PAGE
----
According to the U.S. federal government, someone working as little as a few hours a week is considered employed, yet their financial well-being is similar to a person who does not have a job.
Part-time workers experience as much food and healthcare insecurity as the unemployed, according to research by the Gallup Healthways Well-Being index. Data collected daily from January through September 2015 by the Gallup-Healthways Well-Being Index, defined financial well-being based on these premises:
- Ability to afford food and healthcare
- Having enough money to do everything they want to do
- Frequency of worry about money in the previous week
- Perceptions of their standard of living compared with those they spend time with.
Food and Healthcare Insecurity High among Part-Time Workers
Those who work part-time but are looking for full-time work are nearly as likely as the unemployed — about three in 10 in each group — to report having lacked enough money for food or healthcare/medicine at least once in the prior 12 months. In contrast, only about 12% of their full-time employed counterparts share similar challenges, reports Dan Witters.
Working Part time and Gender
How Food Security and Insecurity is Measured.
According to the USDA, the food security status of each household is divided into four ranges,as follows:
- High food security—Households with no problems, or anxiety about, consistently accessing adequate food.
- Marginal food security—Households that have experienced problems at times, or anxiety about, accessing adequate food, but the quality, variety, and quantity of their food intake were not substantially reduced.
- Low food security—Households that experienced reduction in the quality, variety, and desirability of their diets, but the quantity of food intake and normal eating patterns were not substantially disrupted.
- Very low food security—At times during the year, eating patterns of one or more household members were disrupted and food intake reduced because the household lacked money and other resources for food.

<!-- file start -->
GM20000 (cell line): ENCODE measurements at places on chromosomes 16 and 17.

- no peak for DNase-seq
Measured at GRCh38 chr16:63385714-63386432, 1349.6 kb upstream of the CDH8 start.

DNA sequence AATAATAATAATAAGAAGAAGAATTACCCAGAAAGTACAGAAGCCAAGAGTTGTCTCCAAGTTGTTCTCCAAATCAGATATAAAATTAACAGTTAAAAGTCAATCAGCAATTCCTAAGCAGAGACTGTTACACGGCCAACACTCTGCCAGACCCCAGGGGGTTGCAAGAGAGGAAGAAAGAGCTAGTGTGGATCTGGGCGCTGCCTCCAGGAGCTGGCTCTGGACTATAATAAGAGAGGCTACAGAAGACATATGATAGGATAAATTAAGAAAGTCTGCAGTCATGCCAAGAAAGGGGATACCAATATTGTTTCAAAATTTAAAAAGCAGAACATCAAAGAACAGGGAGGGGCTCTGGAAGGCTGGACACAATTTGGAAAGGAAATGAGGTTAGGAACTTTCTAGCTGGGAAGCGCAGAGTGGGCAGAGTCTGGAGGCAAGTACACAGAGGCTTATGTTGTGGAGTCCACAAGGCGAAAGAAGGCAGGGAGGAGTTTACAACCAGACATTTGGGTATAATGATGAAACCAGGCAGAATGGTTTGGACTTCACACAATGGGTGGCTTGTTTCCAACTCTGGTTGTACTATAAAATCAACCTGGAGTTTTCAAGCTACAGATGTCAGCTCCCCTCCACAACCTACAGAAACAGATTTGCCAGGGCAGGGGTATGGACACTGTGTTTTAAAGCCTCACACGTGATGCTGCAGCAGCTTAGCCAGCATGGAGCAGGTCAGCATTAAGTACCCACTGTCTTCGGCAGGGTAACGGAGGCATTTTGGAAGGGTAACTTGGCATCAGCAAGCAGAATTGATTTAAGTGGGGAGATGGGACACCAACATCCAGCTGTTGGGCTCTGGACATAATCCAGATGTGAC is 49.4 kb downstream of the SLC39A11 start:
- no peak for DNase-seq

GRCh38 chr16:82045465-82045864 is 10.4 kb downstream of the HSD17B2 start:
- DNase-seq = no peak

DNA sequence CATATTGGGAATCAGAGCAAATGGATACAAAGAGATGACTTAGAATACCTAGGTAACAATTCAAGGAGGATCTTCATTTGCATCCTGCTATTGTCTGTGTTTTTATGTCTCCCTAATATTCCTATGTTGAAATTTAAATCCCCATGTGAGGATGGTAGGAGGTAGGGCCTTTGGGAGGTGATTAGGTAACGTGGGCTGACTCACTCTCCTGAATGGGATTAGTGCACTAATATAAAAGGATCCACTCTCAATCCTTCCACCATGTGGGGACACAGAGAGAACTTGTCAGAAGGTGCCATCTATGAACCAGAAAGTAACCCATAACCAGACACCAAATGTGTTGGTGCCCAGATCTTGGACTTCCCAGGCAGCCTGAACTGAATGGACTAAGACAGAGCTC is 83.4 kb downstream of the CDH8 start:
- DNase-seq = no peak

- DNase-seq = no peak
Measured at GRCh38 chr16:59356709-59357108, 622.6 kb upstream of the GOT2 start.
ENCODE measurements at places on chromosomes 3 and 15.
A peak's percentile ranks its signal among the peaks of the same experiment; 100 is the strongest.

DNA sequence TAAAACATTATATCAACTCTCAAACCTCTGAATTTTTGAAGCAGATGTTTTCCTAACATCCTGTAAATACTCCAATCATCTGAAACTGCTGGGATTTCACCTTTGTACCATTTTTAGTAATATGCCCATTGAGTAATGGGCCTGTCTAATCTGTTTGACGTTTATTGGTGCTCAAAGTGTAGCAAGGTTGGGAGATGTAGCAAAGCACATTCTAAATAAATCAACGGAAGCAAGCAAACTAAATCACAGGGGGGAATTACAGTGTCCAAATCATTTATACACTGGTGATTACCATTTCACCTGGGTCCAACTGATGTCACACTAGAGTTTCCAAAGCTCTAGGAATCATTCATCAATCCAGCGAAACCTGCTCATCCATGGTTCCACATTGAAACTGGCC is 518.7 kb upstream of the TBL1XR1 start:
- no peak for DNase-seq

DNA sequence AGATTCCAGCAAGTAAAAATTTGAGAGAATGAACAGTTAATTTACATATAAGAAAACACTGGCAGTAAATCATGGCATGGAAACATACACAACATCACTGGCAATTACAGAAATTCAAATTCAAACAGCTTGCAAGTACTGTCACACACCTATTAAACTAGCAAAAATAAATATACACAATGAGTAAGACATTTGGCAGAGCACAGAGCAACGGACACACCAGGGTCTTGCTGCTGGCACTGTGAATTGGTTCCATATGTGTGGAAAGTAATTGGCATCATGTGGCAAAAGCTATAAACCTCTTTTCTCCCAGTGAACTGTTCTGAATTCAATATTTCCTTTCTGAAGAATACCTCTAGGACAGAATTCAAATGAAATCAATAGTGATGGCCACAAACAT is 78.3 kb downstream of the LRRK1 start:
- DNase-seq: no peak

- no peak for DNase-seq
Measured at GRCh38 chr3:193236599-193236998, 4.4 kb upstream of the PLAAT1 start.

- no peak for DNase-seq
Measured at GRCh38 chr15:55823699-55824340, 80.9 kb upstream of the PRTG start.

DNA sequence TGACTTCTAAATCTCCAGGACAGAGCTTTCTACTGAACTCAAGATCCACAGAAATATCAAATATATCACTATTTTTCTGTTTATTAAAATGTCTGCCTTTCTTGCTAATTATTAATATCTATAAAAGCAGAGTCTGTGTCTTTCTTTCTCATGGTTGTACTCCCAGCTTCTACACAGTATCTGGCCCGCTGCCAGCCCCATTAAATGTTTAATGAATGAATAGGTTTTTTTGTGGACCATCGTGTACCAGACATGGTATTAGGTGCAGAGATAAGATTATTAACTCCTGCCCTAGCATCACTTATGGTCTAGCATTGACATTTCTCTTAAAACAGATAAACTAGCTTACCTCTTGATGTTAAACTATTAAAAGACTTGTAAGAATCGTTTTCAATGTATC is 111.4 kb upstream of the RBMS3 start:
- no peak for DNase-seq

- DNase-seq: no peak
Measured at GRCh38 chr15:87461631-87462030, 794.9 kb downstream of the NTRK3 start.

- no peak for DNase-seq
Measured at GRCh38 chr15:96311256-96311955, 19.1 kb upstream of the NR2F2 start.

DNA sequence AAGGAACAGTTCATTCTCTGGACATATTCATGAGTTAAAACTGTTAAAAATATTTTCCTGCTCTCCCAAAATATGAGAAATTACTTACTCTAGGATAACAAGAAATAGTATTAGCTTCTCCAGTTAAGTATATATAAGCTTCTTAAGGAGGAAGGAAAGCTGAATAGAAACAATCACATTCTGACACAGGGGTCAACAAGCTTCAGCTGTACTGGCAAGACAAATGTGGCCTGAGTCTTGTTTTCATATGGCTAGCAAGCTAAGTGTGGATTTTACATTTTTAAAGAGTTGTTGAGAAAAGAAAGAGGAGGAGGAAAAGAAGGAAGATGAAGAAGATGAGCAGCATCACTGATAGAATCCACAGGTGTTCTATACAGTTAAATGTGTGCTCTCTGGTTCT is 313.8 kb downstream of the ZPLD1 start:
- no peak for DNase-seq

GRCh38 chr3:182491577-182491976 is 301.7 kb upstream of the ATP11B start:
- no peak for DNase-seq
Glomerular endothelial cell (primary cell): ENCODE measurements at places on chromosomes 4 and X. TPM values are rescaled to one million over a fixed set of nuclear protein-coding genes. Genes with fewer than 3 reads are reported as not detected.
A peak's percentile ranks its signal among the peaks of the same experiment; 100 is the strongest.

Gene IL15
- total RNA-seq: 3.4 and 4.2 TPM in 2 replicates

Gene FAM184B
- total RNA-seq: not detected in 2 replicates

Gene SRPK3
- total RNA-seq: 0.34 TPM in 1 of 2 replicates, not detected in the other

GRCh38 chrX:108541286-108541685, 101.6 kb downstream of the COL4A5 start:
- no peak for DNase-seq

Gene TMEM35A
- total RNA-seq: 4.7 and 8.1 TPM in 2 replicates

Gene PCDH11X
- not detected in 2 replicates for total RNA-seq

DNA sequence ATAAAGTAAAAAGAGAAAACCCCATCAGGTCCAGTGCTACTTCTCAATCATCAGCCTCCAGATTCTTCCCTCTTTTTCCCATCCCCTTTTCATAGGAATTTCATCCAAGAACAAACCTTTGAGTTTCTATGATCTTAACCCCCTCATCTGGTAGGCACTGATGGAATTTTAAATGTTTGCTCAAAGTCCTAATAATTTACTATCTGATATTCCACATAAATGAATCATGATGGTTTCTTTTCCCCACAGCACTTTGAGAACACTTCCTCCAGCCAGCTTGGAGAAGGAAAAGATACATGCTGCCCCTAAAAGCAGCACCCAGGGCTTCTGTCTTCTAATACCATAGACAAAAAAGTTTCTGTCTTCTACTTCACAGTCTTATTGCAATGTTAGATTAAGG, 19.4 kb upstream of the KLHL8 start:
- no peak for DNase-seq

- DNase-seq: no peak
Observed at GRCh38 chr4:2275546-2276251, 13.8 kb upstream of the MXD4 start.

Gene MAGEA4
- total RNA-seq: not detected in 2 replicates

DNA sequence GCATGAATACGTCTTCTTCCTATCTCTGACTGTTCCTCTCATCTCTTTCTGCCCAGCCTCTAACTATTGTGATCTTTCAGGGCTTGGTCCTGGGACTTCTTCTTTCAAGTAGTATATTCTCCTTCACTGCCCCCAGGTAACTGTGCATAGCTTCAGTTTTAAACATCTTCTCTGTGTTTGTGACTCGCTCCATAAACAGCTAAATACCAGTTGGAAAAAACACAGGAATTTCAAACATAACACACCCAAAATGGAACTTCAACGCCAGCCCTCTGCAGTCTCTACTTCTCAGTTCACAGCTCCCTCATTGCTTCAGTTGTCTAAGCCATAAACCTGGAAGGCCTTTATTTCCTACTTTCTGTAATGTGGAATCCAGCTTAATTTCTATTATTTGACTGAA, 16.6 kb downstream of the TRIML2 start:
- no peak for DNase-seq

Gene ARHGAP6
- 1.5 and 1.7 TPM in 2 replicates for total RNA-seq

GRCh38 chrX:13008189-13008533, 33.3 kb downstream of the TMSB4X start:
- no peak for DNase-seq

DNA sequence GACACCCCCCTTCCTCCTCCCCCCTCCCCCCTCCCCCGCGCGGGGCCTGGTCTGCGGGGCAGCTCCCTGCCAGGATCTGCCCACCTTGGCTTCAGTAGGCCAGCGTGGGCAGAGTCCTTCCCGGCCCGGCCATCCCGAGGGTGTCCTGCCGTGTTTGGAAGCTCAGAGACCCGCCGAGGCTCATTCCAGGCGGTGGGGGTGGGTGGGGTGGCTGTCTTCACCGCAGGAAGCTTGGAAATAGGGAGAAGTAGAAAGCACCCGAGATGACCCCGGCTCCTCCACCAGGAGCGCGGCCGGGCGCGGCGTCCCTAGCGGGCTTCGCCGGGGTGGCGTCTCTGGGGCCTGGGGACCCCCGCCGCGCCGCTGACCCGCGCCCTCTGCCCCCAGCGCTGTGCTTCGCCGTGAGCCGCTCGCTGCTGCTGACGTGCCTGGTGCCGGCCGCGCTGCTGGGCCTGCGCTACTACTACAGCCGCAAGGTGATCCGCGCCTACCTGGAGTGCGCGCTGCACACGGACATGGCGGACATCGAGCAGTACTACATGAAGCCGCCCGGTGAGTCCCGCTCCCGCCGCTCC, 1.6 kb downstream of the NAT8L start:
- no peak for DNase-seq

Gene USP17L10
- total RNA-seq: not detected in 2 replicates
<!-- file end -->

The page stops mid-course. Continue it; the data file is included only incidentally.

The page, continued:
How the Growth of the Gig Economy affects Workers
The United States economy is transitioning into an Uber economy, with tens of millions of Americans involved in some form of freelancing, contracting, temping or outsourcing, writes Noam Scheiber of the New York Times.
These shifts are affecting how middle-class America was built, states Scheiber, along with other changes, like declining unionization and advancing globalization. As incomes stagnate, Americans remain anxious about their economic well-being, years after the Great Recession.
There are More Part Time Workers Looking For Full-Time Jobs
There is a sharp rise in the number of jobs available; however, these numbers are not matched by the number of part time workers who want them. In fact, employment reports show a rise in the number of part-time workers who prefer full-time jobs. The total jumped by 275,000 to 7.5 million, the Labor Department states Paul Davidson for USA Today.
The Affordable Care Act requires firms with at least 50 employees to provide them with health insurance to those working at least 30 hours, which has led some businesses to hire more part-time workers.
Millenials Face Uncertain Future with Patchwork of Part Time Employment
Forty percent of Millenials are underemployed — working part-time jobs, contract jobs, temp jobs, or one-time gigs. They do everything from waitressing, to online marketing, to freelance journalism and are not purchasing big-ticket items, like buying cars, apartments or houses. Most can’t even think of saving for retirement, reports Sarah Gardner who has been tracking young part-timers for Marketplace’s ‘Consumed‘ series.
Part-time, contract and freelance gigs are on the rise in the U.S. economy. In fact, according to the American Staffing Association, over 40 percent more people have temp jobs now than in 2009; and many college-educated 20-somethings are working them.
Underemployment and The Adjunct Crisis:
the Part-Time crisis affects everyone. Below, is an excerpt from Jrshoskins’s blog on the Adjunct Crisis:
“First, coffee. Then, file for unemployment, the absurd moment, dreaded…a vision of the dead end. How many times have I applied? 40? 50? Who’s counting? It’s just part of the “job.” Once the tentative agreement expires, and I have no reasonable assurance of being rehired, I am unemployed. The shame. It is absurd…I must embrace the absurdity, stifle the nausea and…collect the pittance I am due, which I have earned already. Seemingly, in some meager attempt to compensate for the inequity of my pay (to make it ok?), a California court awarded me and my adjuncts across the state the right to file for and receive unemployment wages, once the semester ends and the tentative agreement expires.
Then what? Oh, to work. Final compositions of introductory and advanced students, lengthy, researched tomes, about 5 dozen to evaluate. And calculate and assign a grade for each student. One sent me a paper on Google docs. Some requested that I make comments on their papers. Shall I take odds on how many will return next fall for their comments? How closely should I mark them? What wisdom might I impart to my erstwhile students, at this moment, after the tentative agreement has expired?
Ah, the absurdity. I must embrace it, and take the pittance, for the lean times ahead.
And now, to work.